This is only the sixth whale skeleton that has ever been found on the floor of the ocean. Despite the large populations of whales in the Antarctic, this is the first time one of these 'whale falls' has been found in the region. And it was found entirely by chance.
"At the moment, the only way to find a whale fall is to navigate right over one with an underwater vehicle," said Dr. Jon Copley, a Senior Lecturer in Marine Ecology at University of Southampton's Department of Ocean and Earth Science, who co-wrote the study. "We were just finishing a dive with the U.K.'s remotely operated vehicle, Isis, when we glimpsed a row of pale-coloured blocks in the distance, which turned out to be whale vertebrae on the seabed."
The skeleton was found in near the centre of the Kemp Caldera, a large undersea crater about 1,500 km east-northeast of the tip of the Antarctic Peninsula.
When a whale dies, its body settles down onto the ocean floor, where marine life quickly strips it down to the bones. The bones, however, can remain for several decades and over time they play host to a small marine microcosm, as bacteria and parasites feed off the nutrients in the bones and themselves become food for larger species.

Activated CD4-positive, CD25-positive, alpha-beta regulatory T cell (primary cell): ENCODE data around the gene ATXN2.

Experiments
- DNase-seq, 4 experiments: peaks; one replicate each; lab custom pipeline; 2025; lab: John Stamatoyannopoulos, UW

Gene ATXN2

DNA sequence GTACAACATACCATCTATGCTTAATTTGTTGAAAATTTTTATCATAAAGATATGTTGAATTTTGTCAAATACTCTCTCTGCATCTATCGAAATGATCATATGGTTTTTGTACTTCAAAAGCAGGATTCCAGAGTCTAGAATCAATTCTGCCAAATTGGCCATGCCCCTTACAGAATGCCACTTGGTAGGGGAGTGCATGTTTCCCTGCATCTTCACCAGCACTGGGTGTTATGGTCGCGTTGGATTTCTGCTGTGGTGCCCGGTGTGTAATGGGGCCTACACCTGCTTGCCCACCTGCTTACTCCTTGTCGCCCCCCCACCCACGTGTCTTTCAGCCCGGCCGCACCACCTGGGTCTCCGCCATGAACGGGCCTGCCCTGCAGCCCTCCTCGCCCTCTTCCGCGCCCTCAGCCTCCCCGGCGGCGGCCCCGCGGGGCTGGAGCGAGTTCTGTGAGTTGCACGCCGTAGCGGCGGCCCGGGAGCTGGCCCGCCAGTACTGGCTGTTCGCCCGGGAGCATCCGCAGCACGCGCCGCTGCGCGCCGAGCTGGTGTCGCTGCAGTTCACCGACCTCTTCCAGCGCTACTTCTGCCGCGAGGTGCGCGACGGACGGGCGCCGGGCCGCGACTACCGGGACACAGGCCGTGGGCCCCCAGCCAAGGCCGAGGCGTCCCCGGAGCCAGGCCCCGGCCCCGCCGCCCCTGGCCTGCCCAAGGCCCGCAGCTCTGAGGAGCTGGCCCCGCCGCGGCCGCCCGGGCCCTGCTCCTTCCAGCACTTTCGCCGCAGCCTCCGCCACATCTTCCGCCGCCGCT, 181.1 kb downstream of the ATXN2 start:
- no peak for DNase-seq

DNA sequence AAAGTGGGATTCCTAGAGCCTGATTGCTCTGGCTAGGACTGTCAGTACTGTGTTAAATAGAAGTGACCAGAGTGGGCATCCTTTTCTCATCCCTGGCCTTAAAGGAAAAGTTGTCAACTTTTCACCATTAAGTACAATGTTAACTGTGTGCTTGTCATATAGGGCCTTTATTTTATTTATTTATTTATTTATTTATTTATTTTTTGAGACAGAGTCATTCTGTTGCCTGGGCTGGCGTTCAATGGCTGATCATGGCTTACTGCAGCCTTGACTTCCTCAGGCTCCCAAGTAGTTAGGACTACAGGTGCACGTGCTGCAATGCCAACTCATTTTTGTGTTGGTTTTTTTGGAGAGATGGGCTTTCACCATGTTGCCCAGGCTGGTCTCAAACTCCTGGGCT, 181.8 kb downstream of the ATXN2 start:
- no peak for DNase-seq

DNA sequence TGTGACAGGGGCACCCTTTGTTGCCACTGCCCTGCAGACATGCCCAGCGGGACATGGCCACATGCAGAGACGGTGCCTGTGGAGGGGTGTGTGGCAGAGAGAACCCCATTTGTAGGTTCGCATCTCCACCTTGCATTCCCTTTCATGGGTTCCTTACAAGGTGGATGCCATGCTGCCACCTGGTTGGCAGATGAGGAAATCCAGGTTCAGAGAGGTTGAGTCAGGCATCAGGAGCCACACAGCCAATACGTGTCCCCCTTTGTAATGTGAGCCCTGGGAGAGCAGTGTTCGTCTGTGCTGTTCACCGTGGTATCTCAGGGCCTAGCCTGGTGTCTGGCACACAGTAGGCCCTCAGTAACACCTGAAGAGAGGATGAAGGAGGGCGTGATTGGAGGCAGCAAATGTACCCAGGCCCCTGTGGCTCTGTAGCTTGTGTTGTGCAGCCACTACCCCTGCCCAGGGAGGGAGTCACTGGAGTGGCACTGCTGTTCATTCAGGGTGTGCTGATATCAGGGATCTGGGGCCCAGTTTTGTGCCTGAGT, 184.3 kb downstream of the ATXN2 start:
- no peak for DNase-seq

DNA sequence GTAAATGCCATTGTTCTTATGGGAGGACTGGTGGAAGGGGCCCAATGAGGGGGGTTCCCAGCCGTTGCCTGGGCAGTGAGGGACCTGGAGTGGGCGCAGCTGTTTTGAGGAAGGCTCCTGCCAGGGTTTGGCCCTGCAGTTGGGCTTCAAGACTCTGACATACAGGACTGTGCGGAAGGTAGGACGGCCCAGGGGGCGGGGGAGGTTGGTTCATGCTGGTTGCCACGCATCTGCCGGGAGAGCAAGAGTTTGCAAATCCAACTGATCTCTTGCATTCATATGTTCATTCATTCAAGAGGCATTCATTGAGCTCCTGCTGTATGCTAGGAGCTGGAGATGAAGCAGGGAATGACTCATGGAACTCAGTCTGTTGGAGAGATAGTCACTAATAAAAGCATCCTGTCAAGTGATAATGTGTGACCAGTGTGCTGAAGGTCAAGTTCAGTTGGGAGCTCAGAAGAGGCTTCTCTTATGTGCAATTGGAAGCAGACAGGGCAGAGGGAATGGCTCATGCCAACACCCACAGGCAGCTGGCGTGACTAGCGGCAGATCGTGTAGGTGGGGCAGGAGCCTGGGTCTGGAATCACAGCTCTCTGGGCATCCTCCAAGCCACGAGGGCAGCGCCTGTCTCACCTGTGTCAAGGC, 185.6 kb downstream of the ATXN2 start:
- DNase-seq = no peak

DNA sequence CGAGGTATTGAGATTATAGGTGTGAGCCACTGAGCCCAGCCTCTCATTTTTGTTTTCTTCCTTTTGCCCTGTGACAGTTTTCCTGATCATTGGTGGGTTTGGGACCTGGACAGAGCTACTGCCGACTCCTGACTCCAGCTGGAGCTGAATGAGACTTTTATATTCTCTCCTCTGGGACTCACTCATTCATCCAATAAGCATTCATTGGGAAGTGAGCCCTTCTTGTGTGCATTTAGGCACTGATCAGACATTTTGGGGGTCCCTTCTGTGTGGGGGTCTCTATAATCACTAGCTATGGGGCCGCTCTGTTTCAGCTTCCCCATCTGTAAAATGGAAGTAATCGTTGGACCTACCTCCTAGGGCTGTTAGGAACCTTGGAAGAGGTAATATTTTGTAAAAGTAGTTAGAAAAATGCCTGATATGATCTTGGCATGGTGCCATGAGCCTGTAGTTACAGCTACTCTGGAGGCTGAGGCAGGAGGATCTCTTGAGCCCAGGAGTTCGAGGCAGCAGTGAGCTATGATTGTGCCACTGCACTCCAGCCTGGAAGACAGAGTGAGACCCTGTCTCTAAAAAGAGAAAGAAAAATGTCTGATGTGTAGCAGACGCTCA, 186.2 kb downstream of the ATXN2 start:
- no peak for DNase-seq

"The planet's largest animals are also a part of the ecology of the very deep ocean, providing a rich habitat of food and shelter for deep sea animals for many years after their death," said Diva Amon, a post-grad researcher at the University of Southampton. "Examining the remains of this southern Minke whale gives insight into how nutrients are recycled in the ocean, which may be a globally important process in our oceans."
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The researchers estimate that these particular bones, which they identified as being from a Minke whale, have been on the ocean floor for a few decades, at least. They discovered several new species living on the bones, as well as specimens of a 'bone-eating zombie worm' called Osedax and a pill bug-like species of isopod crustacean.
"One of the great remaining mysteries of deep ocean biology is how these tiny invertebrates can spread between the isolated habitats these whale carcasses provide on the seafloor," said study co-author Dr. Adrian Glover, a researcher at London's Natural History Museum. "Our discovery fills important gaps in this knowledge."
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